Wandering Top Tips: How to Minimize Agitation and Restlessness


The AgingCare.com forum is filled with people coming together to share valuable information. We’ve compiled experienced caregivers’ best tips for keeping a dementia patient calm and engaged.

Minimizing Agitation and Restlessness

“I experienced wandering with my mother-in-law, who had dementia. As long as she was able and the weather permitted, we would take several walks each day. Some of these were quite long, as I was hoping to tire her out or get the urge to wander out of her system for the day. Despite being tired sometimes and wanting to go back inside, she would often get up to go out again just minutes after we returned home. When it got bad enough, I would sometimes need to remove myself from the situation. I would keep an eye on her while she roamed from door to door until she gave it up for the day. This pacing could last for 3 hours or more. I would try to distract her by taking her out for long car rides when the compulsive walking seemed to be getting the best of both of us.” –Catjohn22

“I find that keeping my mom well fed and active all day with no naps cures the wandering. I also make sure Mom’s daycare keeps her awake and hydrated. It works well, and I can tell when they don’t follow through.” –Anonymous101100

“My mum would wake up at midnight or 2 a.m. and wander. My poor father slept with one eye open, leaving him utterly exhausted. I suggested we take Mum off ALL sugar (in her tea, biscuits, cakes, desserts, etc.). Since we have done this, she has been sleeping right through until five or six in the morning. I highly recommend removing all sugar from your loved one’s diet, as it may keep them from waking up during the night and wandering around.” –problemsolved

“Some of the key to surviving this phase of dementia behavior is just letting it be... (Just like when you make allowances for a toddler.) If your loved one had a hobby that they used to love, you can give them some of the safe tools associated with that hobby that they cannot hurt themselves with and space that is theirs, and let them ‘play’ at doing it. You might be surprised by what they can still do. My aunt was a CPA, and she would count and roll money for hours. She also loved to clip coupons and pictures she liked out of old magazines. We made collages together with glue and construction paper and displayed them on the refrigerator! This helped my sanity tremendously and I think it helped hers too, because she felt like she was doing something useful. It wasn’t always easy, but it was much more calming than constantly following her around. She would get up and wander around a little at times, but a few calls and encouragement always brought her back to the table, because she was interested in these activities. Music playing in the background also helped to keep her focused. Do not underestimate the need for exercise and walking to help your loved one sleep at night, too.” –LyricaLady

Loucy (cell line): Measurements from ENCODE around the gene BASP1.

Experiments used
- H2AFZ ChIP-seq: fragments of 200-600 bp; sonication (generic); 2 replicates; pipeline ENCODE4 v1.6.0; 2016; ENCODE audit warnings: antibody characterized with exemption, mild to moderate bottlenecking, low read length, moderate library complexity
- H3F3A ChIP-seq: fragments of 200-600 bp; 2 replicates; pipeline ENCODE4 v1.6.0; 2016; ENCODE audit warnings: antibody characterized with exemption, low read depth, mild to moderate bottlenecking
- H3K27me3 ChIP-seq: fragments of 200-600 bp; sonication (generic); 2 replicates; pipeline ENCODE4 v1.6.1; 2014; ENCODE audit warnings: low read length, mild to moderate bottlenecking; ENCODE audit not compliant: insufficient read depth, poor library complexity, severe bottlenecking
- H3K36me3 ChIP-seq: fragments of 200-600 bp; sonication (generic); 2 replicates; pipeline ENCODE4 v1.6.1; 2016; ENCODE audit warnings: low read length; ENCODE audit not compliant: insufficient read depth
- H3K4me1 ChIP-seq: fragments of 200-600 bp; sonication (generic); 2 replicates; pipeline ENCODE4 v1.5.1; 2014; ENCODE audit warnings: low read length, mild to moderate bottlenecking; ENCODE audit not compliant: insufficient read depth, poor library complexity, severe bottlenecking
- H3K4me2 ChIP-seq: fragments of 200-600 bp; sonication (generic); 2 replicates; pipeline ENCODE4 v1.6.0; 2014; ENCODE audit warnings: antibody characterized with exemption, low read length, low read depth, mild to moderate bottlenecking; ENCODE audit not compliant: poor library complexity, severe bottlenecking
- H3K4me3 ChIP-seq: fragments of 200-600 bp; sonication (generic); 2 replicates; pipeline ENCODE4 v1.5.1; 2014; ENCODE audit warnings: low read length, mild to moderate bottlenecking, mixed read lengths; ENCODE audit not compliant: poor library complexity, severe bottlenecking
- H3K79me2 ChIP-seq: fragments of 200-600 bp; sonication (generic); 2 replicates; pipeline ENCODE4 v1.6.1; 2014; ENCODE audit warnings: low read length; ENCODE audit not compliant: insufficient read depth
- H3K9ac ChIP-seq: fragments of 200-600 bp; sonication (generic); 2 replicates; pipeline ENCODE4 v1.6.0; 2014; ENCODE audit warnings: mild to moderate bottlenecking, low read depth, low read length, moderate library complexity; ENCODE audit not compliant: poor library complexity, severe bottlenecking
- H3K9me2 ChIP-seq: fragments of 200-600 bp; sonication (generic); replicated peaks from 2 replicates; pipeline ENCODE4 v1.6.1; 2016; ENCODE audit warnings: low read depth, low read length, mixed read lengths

“Perhaps there are triggers in your loved one’s environment that you can change. They may be wandering because they are unsettled and perhaps cannot express their concerns. Keep track of when this behavior occurs, and see if you can redirect them with another activity before it happens. If they seem to wander more in the evening hours, this might be attributed to sundowning and activities that they used to be responsible for during that time of day (e.g. getting the kids from school, driving home from work, fixing dinner). If they are unable to do any of these things, they will wander around, much like we do when we are on vacation visiting someone and living in their house with little (if any) responsibilities! While on vacation at my sister’s house, I didn’t have to worry about fixing dinner, buying groceries or cleaning up after meals. After two weeks, I felt restless. Imagine how our loved ones feel! I found that my mother felt better ‘doing’ something when she was her most restless. Even folding laundry and sorting coins seemed to help. Of course, all activities need to be monitored.” –MiaMadre

“Finding out what makes your loved one agitated can help you figure out what you need to change in their environment or routine. Maybe they just need to use the bathroom or they are cold, hot, or hungry.” –Clh1815

“After my husband’s stroke, he wanted to wander. One rehab place tried to keep him inside, and it was a constant struggle. Another let him go outside with a companion, and he did just fine. He would walk around for a short time and then go back inside. Have you asked your loved one what they want to do when they go out? Maybe they’re afraid of being alone or they are looking for you or another family member. Knowing why they want to go walk around/go outside will help you figure out what to do about it. Sometimes redirecting their attention away from the front door can help.” –Appaloosa

Read: Wandering Top Tips: Location Devices and I.D. for Seniors Who Wander

Ashley Huntsberry-Lett

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Ashley is responsible for the planning and creation of AgingCare.com’s award-winning content. As a teenager, she assisted in caring for her step-father during his three-year battle with colon cancer. Now, through her work at AgingCare.com, she strives to inform and empower the caregivers who devote so much to helping and healing the ones they love.

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